Many individuals around the globe aren’t getting enough exercise. New findings published in the Journal of the American College of Cardiology from the ACC Sports and Exercise Cardiology Leadership Council show how small amounts of physical activity–even including standing–can help in lowering the risk of cardiovascular disease.
While previous studies have shown that regular physical activity can help in reducing an individual’s risk of death from cardiovascular disease, only about half of U.S. adults meet the federally recommended guidelines of 150 minutes per week of moderate intensity exercise or 75 minutes per week of vigorous exercise, researchers say.
“The evidence with regard to exercise continues to unfold and educate the cardiovascular clinical community,” said JACC Editor-in-Chief Valentin Fuster, M.D., Ph.D., in a news release. “The greatest benefit is to simply exercise, regardless of the intensity, while the danger is two-fold: to not exercise at all or to exercise intensely, without due preparation.”
In this report, the American College of Cardiology Sports and Exercise Cardiology Council looked at new research on volume and intensity regarding aerobic exercise required for favorable cardiovascular health. With the rise in participation in endurance races over the past three decades, researchers also addressed the question of whether or not a certain amount of exercise may increase the risk of cardiovascular disease.
Research showed that both moderate and vigorous intensity exercise in amounts lower than 2008 Physical Activity Guideline recommendations still significantly lower morality risk in different populations. Furthermore, incrasing the amount of moderate intesity exercise than an individual’s involved in helps with reductions in cardiovascular mortality, but these reductions do level out at a certain point, researchers say.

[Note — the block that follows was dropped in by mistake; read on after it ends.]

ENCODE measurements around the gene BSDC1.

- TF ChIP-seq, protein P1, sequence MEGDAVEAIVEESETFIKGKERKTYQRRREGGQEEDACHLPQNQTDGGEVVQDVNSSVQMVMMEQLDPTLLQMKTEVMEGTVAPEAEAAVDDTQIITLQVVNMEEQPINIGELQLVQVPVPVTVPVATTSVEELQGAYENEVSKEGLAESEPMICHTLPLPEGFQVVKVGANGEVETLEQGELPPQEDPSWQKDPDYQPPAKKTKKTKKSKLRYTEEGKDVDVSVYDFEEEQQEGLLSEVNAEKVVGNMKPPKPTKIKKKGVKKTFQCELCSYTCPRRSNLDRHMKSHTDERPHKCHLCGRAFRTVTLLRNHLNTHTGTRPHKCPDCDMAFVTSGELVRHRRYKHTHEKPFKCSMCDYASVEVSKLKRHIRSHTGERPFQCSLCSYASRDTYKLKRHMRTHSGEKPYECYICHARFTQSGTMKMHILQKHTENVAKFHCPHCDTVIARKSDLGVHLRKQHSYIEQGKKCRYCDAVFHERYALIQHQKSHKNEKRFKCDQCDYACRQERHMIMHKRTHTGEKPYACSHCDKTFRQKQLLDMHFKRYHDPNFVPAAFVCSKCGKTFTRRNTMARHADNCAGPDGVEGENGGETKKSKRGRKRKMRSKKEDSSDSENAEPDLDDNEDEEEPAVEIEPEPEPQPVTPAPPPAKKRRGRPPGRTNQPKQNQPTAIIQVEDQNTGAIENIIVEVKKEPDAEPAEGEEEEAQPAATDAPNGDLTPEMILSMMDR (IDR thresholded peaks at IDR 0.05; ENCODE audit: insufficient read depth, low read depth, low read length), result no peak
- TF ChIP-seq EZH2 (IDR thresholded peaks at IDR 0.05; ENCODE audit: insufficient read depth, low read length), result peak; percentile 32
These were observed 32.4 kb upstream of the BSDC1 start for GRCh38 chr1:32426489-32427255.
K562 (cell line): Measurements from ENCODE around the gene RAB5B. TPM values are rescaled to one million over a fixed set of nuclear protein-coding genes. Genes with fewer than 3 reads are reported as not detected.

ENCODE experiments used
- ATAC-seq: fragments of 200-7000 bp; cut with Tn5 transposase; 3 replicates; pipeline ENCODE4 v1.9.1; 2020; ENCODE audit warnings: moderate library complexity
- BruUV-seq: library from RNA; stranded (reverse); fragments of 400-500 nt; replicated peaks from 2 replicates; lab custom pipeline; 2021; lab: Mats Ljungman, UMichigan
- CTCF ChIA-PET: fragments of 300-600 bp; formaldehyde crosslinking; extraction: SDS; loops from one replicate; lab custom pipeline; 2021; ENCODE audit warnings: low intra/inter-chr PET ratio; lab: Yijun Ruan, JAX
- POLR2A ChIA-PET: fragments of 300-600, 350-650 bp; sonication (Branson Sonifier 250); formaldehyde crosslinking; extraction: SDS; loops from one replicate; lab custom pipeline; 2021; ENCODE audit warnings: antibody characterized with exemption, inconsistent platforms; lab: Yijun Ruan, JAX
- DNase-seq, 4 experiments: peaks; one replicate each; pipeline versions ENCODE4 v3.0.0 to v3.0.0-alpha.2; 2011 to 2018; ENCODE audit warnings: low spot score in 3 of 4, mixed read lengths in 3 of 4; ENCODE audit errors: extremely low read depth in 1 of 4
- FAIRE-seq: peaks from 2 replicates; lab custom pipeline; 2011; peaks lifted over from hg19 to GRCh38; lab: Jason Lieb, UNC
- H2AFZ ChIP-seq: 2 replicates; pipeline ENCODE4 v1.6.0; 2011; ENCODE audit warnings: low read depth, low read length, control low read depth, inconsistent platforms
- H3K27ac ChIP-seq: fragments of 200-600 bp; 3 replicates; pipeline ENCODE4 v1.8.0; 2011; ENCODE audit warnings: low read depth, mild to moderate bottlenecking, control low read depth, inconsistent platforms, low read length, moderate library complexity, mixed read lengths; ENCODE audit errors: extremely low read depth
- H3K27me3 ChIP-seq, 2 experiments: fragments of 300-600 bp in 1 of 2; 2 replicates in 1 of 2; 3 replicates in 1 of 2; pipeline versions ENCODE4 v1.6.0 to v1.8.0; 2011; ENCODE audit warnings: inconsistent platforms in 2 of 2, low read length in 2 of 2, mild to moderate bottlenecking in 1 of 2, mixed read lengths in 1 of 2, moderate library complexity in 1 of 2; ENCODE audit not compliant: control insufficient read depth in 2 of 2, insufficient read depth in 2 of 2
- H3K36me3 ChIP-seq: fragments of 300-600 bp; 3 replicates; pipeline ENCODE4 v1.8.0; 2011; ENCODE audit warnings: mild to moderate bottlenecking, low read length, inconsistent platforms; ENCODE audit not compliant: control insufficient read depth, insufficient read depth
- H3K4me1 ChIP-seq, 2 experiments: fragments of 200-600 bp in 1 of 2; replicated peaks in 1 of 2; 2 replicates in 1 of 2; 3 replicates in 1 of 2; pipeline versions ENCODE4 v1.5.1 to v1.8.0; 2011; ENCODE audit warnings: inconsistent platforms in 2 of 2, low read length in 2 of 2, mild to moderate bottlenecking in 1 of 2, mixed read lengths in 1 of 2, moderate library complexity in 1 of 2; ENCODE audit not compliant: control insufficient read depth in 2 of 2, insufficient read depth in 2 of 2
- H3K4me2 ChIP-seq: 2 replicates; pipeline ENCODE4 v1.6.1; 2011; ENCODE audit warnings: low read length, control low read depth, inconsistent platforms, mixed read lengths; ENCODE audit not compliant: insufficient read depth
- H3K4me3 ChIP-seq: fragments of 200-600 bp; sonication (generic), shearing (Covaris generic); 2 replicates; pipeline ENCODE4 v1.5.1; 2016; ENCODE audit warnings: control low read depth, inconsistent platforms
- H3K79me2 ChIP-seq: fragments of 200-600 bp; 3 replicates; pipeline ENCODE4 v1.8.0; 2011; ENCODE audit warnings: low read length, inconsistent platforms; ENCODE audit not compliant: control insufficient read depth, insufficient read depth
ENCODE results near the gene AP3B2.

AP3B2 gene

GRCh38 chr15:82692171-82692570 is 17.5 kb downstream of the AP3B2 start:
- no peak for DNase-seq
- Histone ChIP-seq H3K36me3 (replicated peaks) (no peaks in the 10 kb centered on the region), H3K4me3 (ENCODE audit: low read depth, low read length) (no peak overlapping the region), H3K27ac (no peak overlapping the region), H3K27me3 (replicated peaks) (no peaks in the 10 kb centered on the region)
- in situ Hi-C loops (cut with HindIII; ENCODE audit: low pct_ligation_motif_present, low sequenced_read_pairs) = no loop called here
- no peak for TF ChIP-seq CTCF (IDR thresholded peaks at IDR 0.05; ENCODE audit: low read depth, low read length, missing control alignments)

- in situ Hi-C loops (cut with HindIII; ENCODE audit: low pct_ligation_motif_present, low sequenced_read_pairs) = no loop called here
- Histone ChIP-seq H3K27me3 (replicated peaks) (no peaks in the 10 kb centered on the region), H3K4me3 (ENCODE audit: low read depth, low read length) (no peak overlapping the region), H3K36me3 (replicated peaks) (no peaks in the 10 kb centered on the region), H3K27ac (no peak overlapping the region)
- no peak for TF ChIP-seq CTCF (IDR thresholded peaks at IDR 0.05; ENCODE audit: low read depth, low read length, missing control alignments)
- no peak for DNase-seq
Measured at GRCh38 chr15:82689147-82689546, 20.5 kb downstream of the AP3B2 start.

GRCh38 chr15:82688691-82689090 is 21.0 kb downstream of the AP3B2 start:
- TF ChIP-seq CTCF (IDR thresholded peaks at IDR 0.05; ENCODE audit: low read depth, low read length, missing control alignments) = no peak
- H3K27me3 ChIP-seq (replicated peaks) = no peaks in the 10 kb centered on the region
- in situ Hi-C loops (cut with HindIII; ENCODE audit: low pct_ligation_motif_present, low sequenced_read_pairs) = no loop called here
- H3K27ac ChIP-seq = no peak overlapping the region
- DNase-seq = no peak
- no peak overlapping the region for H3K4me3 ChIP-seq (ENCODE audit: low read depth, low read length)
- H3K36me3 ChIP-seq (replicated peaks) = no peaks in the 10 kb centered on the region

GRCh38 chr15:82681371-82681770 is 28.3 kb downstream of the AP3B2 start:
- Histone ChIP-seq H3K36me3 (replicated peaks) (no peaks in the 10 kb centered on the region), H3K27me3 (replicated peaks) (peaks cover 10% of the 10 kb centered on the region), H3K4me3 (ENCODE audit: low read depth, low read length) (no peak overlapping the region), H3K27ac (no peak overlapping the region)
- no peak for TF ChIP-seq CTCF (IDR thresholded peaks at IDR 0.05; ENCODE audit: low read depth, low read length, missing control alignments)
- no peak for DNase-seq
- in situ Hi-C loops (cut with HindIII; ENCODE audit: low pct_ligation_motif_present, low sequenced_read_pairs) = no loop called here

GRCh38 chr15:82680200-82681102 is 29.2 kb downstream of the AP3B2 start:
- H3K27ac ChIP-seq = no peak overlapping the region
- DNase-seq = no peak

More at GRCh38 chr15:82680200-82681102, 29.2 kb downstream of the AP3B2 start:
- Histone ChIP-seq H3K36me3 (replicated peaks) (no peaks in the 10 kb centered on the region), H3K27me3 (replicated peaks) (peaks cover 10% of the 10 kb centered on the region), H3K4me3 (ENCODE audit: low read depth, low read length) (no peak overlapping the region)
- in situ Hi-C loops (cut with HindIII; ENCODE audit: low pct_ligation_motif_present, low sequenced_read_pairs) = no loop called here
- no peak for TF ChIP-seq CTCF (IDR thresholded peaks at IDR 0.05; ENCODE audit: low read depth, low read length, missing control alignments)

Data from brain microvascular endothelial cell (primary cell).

Lastly, while a few limited, controversial studies have suggested that high volumes of aerobic exercise may be as bad for cardiovascular outcomes as no exercise at all, most health officials agree that even for those who are very active-including life-long endurance athletes-the benefits of exercise training usually outweigh risks.
“The available evidence should prompt clinicians to recommend strongly low and moderate exercise training for the majority of our patients,” Emery said. “Equally important are initiatives to promote population health at large through physical activity across the life span, as it modulates behavior from childhood into adult life.”
Source: Science World Report
January 18, 2016
By Kathleen Lees, Photo : Flickr.com/aktivioslo